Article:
Okay, here’s the Republican drill for 2011: Cut at least one government program a week, dismantle chunks of the Democratic health care reform law, regularly summon Obama administration officials to justify their policies, turn back the clock on spending levels to 2008 and blunt the impact of tough new regulations on banks and credit card companies.
And that’s just for starters. With the arrival of an army of hard-charging conservative freshmen House and Senate members – many who rode to victory under the Tea Party banner of deficit reduction and tax cuts – GOP leaders are being prodded to challenge the status quo by shredding the president’s budget and downsizing government.
“The president’s agenda may be the agenda of Washington, but beginning this Wednesday, January 5th, the agenda of this House will be the agenda of the American people,” declared John Boehner of Ohio, the speaker of the new Republican-controlled House. Boehner treats compromise like it’s a dirty word, while over in the Senate – where Democrats barely maintain control after the disastrous midterm election – Republican Leader Mitch McConnell of Kentucky doesn’t mince words in saying his major goal is to oust President Obama in 2012.
To be sure, there were signs of old fashioned bipartisanship in the post-election lame duck session of the 111th Congress last month, when Obama and Republican leaders rammed a massive $858 billion tax cut and stimulus package through the Senate and House. And Obama prevailed in enacting legislation to repeal the “don’t ask don’t tell” policy that prevented gays to serve openly in the military, and in winning Senate confirmation of the new START nuclear weapons treaty with the Russians.
There may be other opportunities for compromise between the White House and the GOP in certain discrete areas such as a free-trade agreement with South Korea, educational reforms, highway and infrastructure spending and even movement toward a deal on tax reform, along the lines recommended by the president’s fiscal commission.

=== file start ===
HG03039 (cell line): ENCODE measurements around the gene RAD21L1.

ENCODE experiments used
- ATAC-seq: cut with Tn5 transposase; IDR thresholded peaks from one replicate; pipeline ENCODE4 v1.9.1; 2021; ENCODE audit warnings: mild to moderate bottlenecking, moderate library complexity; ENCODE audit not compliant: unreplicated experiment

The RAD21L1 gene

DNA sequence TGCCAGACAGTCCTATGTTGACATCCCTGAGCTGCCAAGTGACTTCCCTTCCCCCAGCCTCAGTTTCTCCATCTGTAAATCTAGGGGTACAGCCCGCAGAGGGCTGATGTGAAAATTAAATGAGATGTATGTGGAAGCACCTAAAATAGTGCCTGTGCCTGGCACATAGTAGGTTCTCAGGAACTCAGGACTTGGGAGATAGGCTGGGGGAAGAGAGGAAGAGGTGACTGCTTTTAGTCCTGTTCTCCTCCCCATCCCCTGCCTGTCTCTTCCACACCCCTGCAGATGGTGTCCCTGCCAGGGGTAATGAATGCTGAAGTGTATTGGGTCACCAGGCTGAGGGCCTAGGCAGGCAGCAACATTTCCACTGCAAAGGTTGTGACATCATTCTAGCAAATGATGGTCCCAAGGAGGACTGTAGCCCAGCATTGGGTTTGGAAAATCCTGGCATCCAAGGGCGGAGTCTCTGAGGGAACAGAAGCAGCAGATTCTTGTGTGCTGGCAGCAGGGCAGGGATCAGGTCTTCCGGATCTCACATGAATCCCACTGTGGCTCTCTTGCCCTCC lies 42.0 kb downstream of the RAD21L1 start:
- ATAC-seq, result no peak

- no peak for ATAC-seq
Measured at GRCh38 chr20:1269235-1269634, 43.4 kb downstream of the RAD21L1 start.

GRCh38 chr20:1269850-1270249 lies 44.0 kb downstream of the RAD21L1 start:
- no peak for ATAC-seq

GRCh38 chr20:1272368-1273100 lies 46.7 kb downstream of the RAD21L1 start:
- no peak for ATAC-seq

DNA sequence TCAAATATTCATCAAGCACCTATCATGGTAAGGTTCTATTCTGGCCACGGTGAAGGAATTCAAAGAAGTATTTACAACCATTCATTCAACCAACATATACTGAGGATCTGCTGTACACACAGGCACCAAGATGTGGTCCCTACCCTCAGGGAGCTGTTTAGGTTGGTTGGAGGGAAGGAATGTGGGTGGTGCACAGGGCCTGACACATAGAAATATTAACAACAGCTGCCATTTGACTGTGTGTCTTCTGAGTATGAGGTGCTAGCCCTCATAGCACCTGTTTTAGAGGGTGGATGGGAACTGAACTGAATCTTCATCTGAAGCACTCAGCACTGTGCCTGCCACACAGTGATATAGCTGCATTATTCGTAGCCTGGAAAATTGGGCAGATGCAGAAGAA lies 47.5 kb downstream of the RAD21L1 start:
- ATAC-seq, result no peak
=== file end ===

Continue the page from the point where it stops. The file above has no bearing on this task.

But a number of congressional experts and many lawmakers doubt there will be many Rose Garden signing ceremonies in the coming year or two. They note that Republicans are determined to deprive Obama of victory laps heading into the 2012 presidential campaign. Instead, they say, expect standoffs and showdowns punctuated by a few agreements that GOP leaders sign off on to prove they are not the party of “No.”
“There is going to be a lot of gridlock,” said David Rohde, a political science professor at Duke University. “The polarization that has characterized Congress more and more over the last couple of decades was intensified and institutionalized by the results of the election.”
Norman Ornstein, a resident scholar at the American Enterprise Institute, agreed, adding that “What [Obama] is basically going to end up doing is turning most of his focus to preserving what he has already done.”
Last November, the Republicans parlayed widespread voter dissatisfaction with the economy, unemployment and a soaring national debt into their biggest victory since 1948 – with a net pick up of 63 seats in the House and six seats in the Senate. The GOP now holds a solid 242 to 193 majority in the House. That means that Boehner, a chain-smoking veteran lawmaker who spent years in the political backwaters, and Majority Leader Eric Cantor, R-Va., a fast-rising conservative star, will set the table for much of the political debate in the coming year.
Cantor has already laid out the House calendar for the entire year, which began with votes at noon on Jan. 5 – the day the new 112th Congress was sworn in. Boehner has promised to schedule a vote every week on a proposal for cutting a government program – with perennial targets like the departments of Education and Commerce and the Environmental Protection Agency likely to feel the heat.
And the new Republican chairmen of at least five key House committees – Budget, Energy and Commerce, Ways and Means, Financial Services and Oversight and Government Reform – the panel that wields subpoena power – will serve as the field generals in pressing for new policies.
Rep. Paul Ryan of Wisconsin, the new Budget Committee chief, will press for major spending cuts and entitlement reforms along the lines of his controversial “Road Map” strategy; Fred Upton of Michigan, a moderate- turned- conservative who heads the Energy and Commerce Committee, already is talking about turning Medicaid over to the states; and Spencer Bauchus of Alabama, the new chairman of the Financial Services Committee, is preparing for hearings on the new Dodd-Frank financial reform law, determined to find ways to relieve banks of government oversight and regulations.
The wild card in both the House and the Senate will be the impact of the freshmen – especially the heroes of the Tea Party who will be pressuring more veteran members and the leadership to stick to their guns in opposing or reversing Obama and Democratic policies – especially the new health care reforms. Tea Party-backed Tim Scott of South Carolina, the first Republican African American elected to Congress from the Deep South since Reconstruction, told The Fiscal Times: “I will not compromise my conservative principles and will vote my conscience.” His top three goals reflect Tea Party principles: “cutting spending, reducing taxes for all Americans and fighting against nationalized health care.”